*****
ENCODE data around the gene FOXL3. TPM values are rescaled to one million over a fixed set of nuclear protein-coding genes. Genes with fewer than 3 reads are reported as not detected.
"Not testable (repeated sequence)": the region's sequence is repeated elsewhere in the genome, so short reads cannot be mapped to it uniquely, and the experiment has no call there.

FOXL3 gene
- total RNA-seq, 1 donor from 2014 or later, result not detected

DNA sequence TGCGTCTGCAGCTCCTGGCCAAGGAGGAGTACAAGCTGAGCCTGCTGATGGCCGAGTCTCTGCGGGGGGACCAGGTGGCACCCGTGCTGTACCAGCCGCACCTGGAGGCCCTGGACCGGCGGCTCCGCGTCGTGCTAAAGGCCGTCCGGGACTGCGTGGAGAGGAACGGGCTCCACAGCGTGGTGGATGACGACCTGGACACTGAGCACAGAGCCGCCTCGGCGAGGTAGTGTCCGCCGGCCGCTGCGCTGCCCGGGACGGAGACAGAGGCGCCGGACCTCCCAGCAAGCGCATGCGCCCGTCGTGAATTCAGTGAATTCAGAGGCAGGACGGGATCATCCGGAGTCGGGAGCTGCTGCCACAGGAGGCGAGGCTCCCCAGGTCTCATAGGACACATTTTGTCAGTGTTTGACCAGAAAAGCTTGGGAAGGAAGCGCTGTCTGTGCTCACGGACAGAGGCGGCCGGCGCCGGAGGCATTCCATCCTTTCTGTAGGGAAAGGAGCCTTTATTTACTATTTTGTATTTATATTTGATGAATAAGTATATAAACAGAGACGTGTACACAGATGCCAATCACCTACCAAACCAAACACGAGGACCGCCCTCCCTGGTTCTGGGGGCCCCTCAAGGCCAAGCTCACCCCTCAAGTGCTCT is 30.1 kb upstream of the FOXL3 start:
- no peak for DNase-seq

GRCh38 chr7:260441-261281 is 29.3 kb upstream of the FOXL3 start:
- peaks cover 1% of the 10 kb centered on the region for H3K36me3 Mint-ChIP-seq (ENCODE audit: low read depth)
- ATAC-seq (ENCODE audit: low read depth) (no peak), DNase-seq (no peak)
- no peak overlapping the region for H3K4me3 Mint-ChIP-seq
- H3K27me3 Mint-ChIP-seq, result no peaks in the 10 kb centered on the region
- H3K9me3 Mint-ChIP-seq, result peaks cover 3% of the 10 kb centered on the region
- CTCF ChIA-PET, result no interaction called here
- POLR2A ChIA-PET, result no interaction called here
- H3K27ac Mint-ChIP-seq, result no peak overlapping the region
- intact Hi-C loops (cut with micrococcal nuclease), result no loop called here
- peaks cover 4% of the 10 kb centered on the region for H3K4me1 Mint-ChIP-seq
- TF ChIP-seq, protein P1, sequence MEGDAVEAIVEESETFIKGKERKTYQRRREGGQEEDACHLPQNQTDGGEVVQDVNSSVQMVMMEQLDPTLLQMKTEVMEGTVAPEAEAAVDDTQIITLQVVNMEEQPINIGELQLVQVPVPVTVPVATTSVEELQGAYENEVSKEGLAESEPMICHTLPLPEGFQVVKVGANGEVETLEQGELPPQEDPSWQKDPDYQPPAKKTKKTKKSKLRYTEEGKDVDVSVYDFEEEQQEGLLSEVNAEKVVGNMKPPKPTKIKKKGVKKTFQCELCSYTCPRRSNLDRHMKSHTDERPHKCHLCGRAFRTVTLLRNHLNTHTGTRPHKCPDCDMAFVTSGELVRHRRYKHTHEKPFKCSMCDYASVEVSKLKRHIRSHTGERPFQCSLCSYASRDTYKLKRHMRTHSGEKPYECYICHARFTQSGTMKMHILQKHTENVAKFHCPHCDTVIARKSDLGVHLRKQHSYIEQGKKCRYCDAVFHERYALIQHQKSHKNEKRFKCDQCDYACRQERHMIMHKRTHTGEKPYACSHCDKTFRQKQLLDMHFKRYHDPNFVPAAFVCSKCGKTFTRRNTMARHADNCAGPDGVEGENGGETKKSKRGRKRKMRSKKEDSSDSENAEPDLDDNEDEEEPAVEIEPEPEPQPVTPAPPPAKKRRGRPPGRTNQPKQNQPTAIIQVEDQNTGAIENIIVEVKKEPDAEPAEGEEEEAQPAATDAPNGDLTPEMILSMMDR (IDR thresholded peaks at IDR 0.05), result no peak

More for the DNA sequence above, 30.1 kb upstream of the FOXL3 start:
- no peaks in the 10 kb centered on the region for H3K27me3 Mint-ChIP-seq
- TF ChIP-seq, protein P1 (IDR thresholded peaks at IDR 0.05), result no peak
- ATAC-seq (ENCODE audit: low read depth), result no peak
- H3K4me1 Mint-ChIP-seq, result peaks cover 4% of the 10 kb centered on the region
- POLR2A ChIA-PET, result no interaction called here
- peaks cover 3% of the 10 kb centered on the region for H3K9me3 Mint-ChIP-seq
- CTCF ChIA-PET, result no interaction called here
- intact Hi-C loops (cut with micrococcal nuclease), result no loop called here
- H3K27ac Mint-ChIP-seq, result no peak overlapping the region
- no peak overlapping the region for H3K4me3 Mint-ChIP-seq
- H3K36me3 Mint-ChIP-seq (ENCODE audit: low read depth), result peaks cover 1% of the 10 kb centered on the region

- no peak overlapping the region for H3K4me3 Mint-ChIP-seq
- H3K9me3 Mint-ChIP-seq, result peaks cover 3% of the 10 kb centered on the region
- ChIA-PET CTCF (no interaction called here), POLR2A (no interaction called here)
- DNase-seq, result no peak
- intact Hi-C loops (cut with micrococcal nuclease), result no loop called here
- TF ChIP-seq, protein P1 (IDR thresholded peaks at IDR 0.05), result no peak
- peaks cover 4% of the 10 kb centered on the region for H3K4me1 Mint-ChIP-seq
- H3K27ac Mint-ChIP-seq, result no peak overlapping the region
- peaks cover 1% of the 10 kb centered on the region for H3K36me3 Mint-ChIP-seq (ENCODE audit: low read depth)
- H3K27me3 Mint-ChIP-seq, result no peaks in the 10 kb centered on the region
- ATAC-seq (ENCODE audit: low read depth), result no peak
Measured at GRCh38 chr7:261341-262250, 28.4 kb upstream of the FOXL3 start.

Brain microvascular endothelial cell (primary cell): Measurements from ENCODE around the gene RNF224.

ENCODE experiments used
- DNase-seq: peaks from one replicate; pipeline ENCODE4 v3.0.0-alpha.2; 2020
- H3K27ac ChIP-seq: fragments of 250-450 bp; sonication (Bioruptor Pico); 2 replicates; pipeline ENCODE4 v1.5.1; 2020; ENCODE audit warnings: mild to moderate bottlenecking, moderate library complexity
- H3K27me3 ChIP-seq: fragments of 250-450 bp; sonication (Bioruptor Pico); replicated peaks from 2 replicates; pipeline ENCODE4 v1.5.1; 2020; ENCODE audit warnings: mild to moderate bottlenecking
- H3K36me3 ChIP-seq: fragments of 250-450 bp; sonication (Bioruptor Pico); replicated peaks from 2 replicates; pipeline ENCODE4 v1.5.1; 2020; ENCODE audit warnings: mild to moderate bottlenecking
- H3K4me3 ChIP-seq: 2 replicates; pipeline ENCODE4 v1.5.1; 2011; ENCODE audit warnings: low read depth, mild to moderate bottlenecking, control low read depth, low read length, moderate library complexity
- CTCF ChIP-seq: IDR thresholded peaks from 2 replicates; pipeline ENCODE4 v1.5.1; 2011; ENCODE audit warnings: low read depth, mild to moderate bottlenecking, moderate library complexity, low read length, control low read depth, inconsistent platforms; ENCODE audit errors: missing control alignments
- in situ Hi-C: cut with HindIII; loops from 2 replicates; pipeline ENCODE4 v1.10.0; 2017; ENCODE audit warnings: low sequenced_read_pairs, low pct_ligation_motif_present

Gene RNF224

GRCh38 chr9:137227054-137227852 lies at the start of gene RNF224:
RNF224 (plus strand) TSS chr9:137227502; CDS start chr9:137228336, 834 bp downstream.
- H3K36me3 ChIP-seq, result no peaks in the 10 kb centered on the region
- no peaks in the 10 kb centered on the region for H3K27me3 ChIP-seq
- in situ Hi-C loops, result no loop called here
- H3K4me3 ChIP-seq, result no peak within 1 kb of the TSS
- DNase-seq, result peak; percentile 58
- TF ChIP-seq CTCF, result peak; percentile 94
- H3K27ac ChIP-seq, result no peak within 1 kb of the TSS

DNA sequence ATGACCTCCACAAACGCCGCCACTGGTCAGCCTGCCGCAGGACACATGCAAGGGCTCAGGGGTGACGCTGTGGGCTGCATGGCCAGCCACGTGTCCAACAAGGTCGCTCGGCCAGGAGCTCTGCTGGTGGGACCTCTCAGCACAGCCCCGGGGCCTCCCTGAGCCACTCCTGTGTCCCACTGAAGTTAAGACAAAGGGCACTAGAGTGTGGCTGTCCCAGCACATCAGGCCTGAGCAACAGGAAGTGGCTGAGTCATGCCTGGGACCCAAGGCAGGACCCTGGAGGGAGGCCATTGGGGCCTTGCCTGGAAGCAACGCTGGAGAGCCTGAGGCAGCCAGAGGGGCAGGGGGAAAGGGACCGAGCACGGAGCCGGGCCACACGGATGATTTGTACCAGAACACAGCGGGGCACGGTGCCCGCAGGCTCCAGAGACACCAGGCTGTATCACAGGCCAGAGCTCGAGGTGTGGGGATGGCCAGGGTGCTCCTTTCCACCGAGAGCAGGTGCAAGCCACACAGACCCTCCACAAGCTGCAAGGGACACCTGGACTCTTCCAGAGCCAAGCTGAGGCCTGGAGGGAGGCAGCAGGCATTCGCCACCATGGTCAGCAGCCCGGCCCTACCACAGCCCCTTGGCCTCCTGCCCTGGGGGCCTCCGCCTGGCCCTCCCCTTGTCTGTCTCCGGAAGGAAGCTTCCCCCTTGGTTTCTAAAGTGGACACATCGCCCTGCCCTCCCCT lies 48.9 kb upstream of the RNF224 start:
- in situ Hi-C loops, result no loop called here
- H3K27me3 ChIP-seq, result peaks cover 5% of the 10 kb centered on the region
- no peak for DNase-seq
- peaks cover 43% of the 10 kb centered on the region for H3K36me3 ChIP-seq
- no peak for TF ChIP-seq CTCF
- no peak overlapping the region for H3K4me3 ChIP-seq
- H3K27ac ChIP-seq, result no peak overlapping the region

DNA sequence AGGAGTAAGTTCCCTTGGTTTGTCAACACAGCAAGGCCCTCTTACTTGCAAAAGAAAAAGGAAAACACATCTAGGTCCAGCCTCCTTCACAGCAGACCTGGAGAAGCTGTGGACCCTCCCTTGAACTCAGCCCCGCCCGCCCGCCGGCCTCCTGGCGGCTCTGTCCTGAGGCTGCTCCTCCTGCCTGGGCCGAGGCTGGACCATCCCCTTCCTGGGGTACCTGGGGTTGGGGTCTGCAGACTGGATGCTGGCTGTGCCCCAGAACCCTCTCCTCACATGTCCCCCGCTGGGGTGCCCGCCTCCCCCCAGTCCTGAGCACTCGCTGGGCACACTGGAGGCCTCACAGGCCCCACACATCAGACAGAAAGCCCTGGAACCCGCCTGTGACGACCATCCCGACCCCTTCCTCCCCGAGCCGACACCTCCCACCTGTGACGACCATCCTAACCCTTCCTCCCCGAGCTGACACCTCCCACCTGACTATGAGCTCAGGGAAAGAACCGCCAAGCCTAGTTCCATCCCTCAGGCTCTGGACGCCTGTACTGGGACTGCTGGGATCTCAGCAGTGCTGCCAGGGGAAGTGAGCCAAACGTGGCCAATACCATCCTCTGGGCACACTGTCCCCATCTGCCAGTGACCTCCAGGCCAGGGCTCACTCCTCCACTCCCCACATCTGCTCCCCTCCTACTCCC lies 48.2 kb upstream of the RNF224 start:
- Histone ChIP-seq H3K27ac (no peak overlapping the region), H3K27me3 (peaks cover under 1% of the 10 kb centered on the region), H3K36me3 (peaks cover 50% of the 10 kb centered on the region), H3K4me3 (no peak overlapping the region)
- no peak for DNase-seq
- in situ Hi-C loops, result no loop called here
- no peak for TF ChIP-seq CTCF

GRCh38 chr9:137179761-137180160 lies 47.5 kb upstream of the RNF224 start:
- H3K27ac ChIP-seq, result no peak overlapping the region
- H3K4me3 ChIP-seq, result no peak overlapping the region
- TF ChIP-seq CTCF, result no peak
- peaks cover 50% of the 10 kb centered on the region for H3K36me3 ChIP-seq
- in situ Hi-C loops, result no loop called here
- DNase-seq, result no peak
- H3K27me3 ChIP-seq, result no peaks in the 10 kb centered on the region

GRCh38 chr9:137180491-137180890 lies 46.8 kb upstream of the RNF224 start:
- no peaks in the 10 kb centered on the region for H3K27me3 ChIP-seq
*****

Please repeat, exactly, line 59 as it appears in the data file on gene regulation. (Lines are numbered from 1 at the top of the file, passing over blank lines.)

- DNase-seq, result peak; percentile 58